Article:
June 19, 2013
Written by Jack Sanders
Thursday, 12 June 2008 14:55
Chuck Merten of South Salem has a question a lot of readers have been wondering about, dealing with the cost of sunflower seeds, especially hearts. “Do you know what is driving the price to unaffordable levels?” he asks. “Any information and suggestions will be much appreciated.”
According to Kermit Wilfon, director of marketing for Wild Birds Unlimited in Indianapolis, the price of birdseed is being driven up by the anti-trans-fat movement and the growing use of seeds in ethanol-based fuels. Sunflower seeds are very rich in polyunsaturated fatty acids as well as other things that are good for you — which is why birds love them.
From what I read, sunflower farmers are quite happy about the growing popularity of their crop and the prices they can get for it.
As for the consumer, there are two things you can do about the higher cost:
_ Accept that sunflower prices, like prices for many foods and for gasoline, are higher, but search for bargains.
_ Downgrade your feed.
If you stick with sunflower seeds, shop carefully. Some places are charging $2 a pound for sunflower hearts, but you can find them at $1.60 a pound or less in 50-pound bags. Sunflower “chips” — broken seed hearts — are slightly less, $1.50 a pound at one supplier, maybe less elsewhere.
Whole black oil sunflower seeds are less inexpensive, and you can find 50-pound bags at $31, or 62 cents a pound.
Is the difference between whole and shelled seeds worth the price? That’s up to the buyer, but the benefits of hulled seeds are worth considering.
When you buy sunflower seeds with shells on them, part of what you are paying for is waste. About 15% of the weight of the seed is in the shell, so for every dollar you spend, 15 cents is wasted. That’s far from enough to make hulled seeds a financially attractive alternative, but it does narrow the price gap a bit.
Then, too, there is the mess that the shells can make under a busy feeder as the birds discard them. Sunflower seed shells contain a mild herbicide that can kill the grass under the feeder.
Oh, and if your time is important, feeders do not need to be refilled as often when you are using hearts. My experience has been that “chips” last longest in a feeder because they fill it so compactly and efficiently.
The final difference is perhaps the most important and the most difficult to “price.” Sunflower hearts will attract birds that sunflower seeds with shells won’t. Before we switched to hearts, for instance, we never had bluebirds on our feeder. Now they show up each winter. Red-bellied Woodpeckers seem to love hearts and shun shells. Some birds’ beaks are just not equipped to deal with opening the shell of a sunflower seed.
The other option, “downgrading,” means buying seed mixtures. Mixes typically contain millet and cracked corn along with sunflower seeds. My experience has been that most of our birds eat the sunflower seeds, many eat the corn, and many toss the millet on the ground (although I hear Painted Buntings love millet).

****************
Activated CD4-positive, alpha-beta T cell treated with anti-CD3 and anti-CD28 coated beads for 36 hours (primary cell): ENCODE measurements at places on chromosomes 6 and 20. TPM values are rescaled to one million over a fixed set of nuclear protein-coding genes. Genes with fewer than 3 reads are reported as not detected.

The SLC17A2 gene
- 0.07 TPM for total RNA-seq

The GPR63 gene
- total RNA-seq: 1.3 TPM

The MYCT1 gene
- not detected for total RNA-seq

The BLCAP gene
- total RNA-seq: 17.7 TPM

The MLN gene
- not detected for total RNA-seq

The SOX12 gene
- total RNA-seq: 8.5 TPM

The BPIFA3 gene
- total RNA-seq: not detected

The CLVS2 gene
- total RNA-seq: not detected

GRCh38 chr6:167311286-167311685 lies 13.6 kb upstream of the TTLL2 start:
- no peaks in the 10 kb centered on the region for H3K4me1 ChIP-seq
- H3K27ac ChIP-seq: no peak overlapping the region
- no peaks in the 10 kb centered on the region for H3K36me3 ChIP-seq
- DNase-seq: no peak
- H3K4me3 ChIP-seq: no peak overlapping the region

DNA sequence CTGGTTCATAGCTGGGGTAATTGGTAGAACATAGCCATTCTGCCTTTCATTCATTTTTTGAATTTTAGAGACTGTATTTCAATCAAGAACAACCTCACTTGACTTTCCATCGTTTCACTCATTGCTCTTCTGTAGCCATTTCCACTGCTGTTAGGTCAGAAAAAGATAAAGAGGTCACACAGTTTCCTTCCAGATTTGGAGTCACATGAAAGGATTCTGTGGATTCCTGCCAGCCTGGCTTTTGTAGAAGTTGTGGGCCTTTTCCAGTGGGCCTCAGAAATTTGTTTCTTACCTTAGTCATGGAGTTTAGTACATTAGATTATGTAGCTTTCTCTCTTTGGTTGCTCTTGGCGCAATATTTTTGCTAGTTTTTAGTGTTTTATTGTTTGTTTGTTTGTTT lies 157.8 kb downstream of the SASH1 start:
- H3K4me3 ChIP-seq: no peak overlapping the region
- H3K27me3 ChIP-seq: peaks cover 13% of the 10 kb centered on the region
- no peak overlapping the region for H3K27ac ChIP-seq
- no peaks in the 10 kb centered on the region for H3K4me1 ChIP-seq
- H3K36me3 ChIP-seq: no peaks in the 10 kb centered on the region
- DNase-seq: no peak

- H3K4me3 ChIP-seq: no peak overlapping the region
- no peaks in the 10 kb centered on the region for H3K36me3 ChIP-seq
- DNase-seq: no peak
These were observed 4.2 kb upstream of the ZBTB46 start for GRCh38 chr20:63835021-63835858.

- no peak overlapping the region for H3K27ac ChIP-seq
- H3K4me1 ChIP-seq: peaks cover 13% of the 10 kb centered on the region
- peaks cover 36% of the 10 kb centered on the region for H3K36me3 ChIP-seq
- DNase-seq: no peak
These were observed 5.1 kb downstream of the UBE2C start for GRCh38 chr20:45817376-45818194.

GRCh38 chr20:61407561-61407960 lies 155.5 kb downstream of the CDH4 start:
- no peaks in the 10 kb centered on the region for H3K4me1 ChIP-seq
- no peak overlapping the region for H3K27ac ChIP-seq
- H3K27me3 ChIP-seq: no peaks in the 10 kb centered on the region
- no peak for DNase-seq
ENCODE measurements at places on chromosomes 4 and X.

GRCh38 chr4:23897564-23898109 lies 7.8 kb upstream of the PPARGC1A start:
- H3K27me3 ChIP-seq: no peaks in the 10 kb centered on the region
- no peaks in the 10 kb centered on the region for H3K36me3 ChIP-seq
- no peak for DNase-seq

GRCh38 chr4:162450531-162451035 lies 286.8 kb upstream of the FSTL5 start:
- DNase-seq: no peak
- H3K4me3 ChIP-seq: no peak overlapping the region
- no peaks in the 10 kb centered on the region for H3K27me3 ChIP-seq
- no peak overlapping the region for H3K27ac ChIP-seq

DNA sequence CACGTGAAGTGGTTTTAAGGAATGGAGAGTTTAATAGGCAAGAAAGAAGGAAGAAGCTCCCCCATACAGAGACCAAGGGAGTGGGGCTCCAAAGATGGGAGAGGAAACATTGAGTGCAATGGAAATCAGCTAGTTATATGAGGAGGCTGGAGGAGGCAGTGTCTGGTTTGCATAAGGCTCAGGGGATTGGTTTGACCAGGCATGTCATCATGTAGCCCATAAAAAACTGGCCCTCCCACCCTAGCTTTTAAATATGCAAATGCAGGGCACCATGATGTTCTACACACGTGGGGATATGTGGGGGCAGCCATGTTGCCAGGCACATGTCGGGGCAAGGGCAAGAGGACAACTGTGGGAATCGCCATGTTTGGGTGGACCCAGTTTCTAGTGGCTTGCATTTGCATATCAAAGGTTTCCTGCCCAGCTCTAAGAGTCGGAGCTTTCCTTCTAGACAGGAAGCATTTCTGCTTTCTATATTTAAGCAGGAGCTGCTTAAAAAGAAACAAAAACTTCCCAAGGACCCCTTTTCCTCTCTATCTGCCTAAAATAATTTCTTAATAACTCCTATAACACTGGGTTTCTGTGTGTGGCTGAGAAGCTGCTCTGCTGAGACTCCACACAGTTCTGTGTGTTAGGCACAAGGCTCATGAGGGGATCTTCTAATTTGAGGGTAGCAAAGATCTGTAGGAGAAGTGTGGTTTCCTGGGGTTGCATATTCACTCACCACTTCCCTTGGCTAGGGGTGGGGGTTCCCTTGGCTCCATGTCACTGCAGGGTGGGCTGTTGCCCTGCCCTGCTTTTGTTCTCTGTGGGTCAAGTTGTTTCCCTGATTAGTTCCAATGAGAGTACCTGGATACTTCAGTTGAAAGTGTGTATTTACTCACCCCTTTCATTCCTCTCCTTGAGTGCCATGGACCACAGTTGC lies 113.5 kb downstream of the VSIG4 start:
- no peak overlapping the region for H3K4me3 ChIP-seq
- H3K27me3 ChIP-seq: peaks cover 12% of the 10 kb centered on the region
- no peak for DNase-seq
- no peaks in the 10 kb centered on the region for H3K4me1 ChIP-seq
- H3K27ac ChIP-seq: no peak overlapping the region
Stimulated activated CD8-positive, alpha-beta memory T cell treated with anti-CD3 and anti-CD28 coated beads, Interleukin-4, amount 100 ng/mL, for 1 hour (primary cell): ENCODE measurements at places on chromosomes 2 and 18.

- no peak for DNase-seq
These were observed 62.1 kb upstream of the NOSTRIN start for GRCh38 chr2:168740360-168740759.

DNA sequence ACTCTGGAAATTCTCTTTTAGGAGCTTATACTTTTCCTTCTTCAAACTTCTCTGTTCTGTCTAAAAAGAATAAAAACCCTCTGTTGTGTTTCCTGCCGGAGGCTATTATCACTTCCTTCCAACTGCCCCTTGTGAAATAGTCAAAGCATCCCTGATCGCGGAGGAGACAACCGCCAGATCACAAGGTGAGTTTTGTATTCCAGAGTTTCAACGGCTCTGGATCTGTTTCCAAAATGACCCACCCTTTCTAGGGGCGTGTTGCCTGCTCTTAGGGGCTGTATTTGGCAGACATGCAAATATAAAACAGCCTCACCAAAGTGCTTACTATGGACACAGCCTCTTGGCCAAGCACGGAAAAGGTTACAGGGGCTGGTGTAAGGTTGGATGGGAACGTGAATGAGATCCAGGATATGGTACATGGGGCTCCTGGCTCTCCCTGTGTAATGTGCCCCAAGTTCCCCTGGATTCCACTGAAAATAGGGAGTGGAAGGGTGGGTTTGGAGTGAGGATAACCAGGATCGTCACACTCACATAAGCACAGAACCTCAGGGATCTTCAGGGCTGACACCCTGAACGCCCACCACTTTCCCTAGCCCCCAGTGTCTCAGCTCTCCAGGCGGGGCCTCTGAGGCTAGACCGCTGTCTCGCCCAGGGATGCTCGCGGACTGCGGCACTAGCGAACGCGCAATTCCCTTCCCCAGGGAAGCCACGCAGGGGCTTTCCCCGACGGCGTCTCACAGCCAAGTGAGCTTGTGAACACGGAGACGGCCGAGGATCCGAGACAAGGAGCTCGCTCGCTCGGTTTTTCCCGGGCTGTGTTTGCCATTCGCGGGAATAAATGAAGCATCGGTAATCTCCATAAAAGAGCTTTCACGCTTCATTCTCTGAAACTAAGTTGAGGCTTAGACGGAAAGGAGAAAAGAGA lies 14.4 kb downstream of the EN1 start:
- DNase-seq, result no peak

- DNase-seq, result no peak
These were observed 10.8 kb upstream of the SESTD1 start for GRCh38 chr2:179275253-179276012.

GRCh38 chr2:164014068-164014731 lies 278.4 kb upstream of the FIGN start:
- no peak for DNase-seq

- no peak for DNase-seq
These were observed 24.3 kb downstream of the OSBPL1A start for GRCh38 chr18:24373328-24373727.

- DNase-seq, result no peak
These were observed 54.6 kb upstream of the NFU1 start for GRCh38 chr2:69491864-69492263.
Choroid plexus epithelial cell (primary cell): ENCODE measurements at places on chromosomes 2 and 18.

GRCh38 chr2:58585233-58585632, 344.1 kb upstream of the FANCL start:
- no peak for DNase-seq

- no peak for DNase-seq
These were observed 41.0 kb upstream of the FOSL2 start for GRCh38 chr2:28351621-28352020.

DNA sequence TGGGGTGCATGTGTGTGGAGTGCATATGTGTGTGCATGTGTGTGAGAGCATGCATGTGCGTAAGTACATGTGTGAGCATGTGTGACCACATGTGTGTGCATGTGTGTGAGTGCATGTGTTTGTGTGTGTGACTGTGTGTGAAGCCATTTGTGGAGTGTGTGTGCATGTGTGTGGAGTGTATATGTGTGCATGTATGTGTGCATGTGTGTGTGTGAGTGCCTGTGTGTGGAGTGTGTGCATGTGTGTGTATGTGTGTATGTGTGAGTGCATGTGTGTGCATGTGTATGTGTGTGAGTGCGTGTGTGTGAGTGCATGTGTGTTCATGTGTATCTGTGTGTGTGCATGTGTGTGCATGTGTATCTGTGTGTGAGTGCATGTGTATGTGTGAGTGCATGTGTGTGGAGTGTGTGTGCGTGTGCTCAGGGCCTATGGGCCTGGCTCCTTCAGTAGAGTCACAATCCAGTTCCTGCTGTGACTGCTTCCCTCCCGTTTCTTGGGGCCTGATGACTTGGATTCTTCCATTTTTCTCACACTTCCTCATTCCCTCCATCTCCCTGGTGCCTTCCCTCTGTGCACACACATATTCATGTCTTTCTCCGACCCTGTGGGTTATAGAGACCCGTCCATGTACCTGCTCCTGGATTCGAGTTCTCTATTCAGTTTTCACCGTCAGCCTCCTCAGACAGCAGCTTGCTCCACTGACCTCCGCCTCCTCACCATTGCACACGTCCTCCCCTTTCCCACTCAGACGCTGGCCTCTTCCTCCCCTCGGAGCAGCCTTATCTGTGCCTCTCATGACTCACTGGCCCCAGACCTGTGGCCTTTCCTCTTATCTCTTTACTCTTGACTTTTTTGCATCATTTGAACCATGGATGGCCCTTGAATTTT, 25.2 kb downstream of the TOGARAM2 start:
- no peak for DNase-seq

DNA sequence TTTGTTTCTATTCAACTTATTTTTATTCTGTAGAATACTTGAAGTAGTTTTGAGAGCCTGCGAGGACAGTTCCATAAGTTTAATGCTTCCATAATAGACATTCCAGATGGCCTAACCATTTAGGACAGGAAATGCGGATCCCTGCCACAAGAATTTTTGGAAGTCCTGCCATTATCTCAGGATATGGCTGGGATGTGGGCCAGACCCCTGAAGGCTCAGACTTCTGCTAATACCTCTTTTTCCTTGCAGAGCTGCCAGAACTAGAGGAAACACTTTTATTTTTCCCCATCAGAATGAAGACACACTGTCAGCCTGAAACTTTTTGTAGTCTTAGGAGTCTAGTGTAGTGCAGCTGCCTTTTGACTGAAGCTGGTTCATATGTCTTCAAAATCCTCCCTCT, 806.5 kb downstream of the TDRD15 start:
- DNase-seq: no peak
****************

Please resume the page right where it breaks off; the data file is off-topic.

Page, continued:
In buying mixes, watch the percentages of sunflower seeds they contain. Cheap mixes will have only a few sunflower seeds — some much less than 10%.
There’s another kind of mix worth considering: Sunflower blend. At least one outfit, Shafer Seed Company, makes what it calls “premium sunflower blend,” which contains both whole sunflower seeds and sunflower heart chips. At $21 for 25 pounds, or 84 cents a pound, it could be an ideal compromise.
I don’t know where Shafer or similar blend products might be found locally — perhaps readers can offer suggestions. You can acquire them on the Web, but you can also expect to pay shipping.
Bird Nests and Families, for all ages, Saturday, June 14, 2:30 to 3:30 p.m., Audubon Greenwich, 613 Riversville Road, Greenwich, sign up at 203-869-5272 x239.
Brunch and Birding, on Connecticut River aboard RiverQuest, Sunday, June 29, 9 to noon, from Essex, $65, Connecticut Audubon, 860-767-0660
Sharon Audubon Festival, walks, raptors, demonstrations, music, food, activities, and displays, Aug. 9 and 10, 9 to 5, Sharon Audubon Center, 325 Cornwall Bridge Road, Sharon, Conn., 860-364-0520.
HawkWatch Weekend Festival, bird-themed workshops, walks, games, shows, raptor counting, ‘green’ vendors, and much more, Sept. 13 and 14, Audubon Greenwich and Quaker Ridge Bird Club, 613 Riversville Road, Greenwich, 203-869-5272 x239.
Bird walks with Luke Tiller, mostly Saturdays at 8 a.m., $10 each; to register, www. sunrisebirding. com/ walks.htm; 203-981-9924, luke.tiller @ gmail.com.
First Sundays, birding at Greenwich Point with Meredith Sampson of Wild Wings, and other guides, meet at the second concession stand, 203-637-9822.
Bird walks, first Saturday at 7:45 a.m., free, meet at Wild Bird Center of Norwalk, 335 Westport Avenue (Route 1), www. wildbird. com/ Norwalk, 203-846-BIRD.
Copyright (c) 2008 by Jack Sanders. Send sightings or comments to: jackfsanders [at sign] yahoo.com, or to Bird Notes, Box 1019, Ridgefield, CT 06877; or call 203-438-1183, extension BIRD (2473), and leave a message with your report, spelling your first and last names and telling us your town. If you need help identifying a bird, try your local nature center. If you find an injured bird, call wildlife rehabilitator Darlene Wimbrow of Redding, 203-438-0618, Wildlife in Crisis of Weston, 203-544-9913, or Wild Wings of Greenwich, 203-637-9822. The columnist’s website is www. sandersbooks. com.
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